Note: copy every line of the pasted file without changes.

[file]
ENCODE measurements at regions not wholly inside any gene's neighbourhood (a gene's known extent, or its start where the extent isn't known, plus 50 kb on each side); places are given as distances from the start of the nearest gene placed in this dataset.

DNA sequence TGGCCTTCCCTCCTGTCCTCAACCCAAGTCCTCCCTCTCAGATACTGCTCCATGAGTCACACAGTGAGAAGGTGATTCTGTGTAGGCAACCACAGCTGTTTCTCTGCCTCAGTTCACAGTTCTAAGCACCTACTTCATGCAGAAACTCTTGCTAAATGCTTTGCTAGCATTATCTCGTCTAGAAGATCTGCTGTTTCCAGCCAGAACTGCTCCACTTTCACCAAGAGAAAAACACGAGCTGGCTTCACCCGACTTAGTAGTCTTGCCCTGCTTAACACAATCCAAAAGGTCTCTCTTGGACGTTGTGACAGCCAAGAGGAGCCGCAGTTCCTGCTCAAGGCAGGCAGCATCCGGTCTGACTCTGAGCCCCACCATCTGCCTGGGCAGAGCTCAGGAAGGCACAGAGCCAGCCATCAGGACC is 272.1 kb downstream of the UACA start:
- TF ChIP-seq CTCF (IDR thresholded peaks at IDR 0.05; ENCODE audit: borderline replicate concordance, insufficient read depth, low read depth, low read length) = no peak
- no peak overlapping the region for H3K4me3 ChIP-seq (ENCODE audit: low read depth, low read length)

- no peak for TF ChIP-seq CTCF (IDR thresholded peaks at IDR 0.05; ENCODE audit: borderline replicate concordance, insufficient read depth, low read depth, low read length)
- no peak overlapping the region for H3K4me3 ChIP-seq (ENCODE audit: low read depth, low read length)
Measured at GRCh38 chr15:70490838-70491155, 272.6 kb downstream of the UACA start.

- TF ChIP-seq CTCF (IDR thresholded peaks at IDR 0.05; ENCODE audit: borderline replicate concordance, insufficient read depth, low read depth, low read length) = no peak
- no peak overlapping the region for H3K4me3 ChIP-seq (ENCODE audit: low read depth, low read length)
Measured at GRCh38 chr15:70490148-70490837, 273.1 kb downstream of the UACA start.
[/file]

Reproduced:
ENCODE measurements at regions not wholly inside any gene's neighbourhood (a gene's known extent, or its start where the extent isn't known, plus 50 kb on each side); places are given as distances from the start of the nearest gene placed in this dataset.

DNA sequence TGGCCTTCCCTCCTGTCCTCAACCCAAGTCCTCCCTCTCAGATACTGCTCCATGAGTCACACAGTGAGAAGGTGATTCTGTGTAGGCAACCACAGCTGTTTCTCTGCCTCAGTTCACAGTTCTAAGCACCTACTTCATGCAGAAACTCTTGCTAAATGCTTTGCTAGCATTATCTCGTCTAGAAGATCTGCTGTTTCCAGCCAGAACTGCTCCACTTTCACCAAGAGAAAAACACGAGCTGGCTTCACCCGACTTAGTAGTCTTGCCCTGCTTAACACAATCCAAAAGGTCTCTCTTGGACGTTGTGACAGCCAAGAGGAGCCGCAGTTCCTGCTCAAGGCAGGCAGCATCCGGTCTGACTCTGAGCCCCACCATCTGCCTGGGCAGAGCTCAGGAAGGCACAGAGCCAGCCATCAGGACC is 272.1 kb downstream of the UACA start:
- TF ChIP-seq CTCF (IDR thresholded peaks at IDR 0.05; ENCODE audit: borderline replicate concordance, insufficient read depth, low read depth, low read length) = no peak
- no peak overlapping the region for H3K4me3 ChIP-seq (ENCODE audit: low read depth, low read length)

- no peak for TF ChIP-seq CTCF (IDR thresholded peaks at IDR 0.05; ENCODE audit: borderline replicate concordance, insufficient read depth, low read depth, low read length)
- no peak overlapping the region for H3K4me3 ChIP-seq (ENCODE audit: low read depth, low read length)
Measured at GRCh38 chr15:70490838-70491155, 272.6 kb downstream of the UACA start.

- TF ChIP-seq CTCF (IDR thresholded peaks at IDR 0.05; ENCODE audit: borderline replicate concordance, insufficient read depth, low read depth, low read length) = no peak
- no peak overlapping the region for H3K4me3 ChIP-seq (ENCODE audit: low read depth, low read length)
Measured at GRCh38 chr15:70490148-70490837, 273.1 kb downstream of the UACA start.